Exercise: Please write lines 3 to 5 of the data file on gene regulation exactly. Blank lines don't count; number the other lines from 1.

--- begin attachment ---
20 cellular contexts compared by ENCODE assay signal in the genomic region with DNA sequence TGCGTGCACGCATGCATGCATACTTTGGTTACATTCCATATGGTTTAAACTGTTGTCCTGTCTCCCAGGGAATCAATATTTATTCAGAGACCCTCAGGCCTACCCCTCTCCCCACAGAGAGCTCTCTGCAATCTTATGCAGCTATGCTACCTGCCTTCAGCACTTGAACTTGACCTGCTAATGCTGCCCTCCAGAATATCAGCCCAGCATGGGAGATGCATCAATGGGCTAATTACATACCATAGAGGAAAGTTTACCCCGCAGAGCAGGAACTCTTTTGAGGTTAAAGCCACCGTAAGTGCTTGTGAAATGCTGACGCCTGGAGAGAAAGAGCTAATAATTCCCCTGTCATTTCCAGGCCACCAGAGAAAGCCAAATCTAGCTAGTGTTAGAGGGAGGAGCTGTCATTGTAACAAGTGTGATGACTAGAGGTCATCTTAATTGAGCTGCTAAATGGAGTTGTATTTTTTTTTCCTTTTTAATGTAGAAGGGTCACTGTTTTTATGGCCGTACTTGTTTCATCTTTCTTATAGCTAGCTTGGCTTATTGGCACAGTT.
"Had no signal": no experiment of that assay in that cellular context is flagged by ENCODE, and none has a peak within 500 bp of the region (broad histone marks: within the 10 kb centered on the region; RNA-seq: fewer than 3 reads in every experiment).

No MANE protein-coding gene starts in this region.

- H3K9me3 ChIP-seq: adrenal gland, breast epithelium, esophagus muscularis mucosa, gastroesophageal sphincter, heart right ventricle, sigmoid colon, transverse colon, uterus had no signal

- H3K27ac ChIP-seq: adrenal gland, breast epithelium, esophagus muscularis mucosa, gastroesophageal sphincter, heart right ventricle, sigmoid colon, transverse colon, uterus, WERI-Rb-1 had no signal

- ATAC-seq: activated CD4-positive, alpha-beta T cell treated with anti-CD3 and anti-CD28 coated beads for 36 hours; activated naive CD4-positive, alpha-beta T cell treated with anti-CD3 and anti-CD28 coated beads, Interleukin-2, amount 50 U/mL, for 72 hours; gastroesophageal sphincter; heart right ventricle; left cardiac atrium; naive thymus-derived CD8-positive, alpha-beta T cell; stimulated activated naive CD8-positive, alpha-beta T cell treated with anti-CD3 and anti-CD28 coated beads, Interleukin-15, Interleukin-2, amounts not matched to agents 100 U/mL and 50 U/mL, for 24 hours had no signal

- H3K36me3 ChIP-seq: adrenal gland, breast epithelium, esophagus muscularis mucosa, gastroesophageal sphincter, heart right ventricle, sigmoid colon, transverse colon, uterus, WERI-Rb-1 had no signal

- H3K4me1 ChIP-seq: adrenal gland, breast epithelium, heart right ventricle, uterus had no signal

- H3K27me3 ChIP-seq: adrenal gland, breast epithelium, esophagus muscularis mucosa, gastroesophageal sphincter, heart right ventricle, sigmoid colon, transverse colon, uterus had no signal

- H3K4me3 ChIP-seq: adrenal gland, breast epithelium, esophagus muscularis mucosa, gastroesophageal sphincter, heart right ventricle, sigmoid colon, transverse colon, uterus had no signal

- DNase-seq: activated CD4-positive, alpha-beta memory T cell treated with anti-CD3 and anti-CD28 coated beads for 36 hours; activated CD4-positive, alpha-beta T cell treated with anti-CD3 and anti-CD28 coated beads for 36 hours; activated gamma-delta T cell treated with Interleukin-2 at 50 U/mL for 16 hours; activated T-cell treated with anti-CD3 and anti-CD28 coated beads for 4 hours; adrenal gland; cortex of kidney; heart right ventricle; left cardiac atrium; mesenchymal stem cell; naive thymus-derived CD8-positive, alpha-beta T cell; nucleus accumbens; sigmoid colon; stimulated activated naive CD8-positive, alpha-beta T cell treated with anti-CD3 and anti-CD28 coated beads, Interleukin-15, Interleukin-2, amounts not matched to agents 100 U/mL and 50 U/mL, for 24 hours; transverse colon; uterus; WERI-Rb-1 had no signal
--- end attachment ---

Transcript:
No MANE protein-coding gene starts in this region.

- H3K9me3 ChIP-seq: adrenal gland, breast epithelium, esophagus muscularis mucosa, gastroesophageal sphincter, heart right ventricle, sigmoid colon, transverse colon, uterus had no signal

- H3K27ac ChIP-seq: adrenal gland, breast epithelium, esophagus muscularis mucosa, gastroesophageal sphincter, heart right ventricle, sigmoid colon, transverse colon, uterus, WERI-Rb-1 had no signal